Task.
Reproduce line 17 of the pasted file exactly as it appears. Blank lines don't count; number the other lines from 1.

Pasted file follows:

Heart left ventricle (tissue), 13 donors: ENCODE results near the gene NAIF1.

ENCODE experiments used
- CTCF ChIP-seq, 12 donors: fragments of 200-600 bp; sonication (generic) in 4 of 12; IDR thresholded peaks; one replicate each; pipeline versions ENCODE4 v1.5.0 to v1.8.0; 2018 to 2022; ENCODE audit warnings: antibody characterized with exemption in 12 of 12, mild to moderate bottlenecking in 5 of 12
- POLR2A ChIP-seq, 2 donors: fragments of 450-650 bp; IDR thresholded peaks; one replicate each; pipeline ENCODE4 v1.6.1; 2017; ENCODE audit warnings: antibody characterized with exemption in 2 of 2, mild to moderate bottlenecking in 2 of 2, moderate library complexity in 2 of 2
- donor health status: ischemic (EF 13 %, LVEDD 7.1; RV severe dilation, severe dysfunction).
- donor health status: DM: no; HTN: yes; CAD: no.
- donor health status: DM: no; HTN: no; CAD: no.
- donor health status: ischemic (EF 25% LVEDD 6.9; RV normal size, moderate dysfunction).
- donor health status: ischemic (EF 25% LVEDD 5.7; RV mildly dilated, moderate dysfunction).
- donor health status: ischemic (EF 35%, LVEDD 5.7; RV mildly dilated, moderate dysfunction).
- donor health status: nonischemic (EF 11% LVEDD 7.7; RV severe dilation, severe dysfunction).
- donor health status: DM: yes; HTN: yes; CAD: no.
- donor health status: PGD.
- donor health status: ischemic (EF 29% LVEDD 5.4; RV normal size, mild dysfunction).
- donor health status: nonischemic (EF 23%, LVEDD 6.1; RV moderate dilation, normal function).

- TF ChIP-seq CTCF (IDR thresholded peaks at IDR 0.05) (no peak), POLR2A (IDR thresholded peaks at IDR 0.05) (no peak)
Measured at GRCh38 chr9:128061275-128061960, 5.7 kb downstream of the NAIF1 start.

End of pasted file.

Measured at GRCh38 chr9:128061275-128061960, 5.7 kb downstream of the NAIF1 start.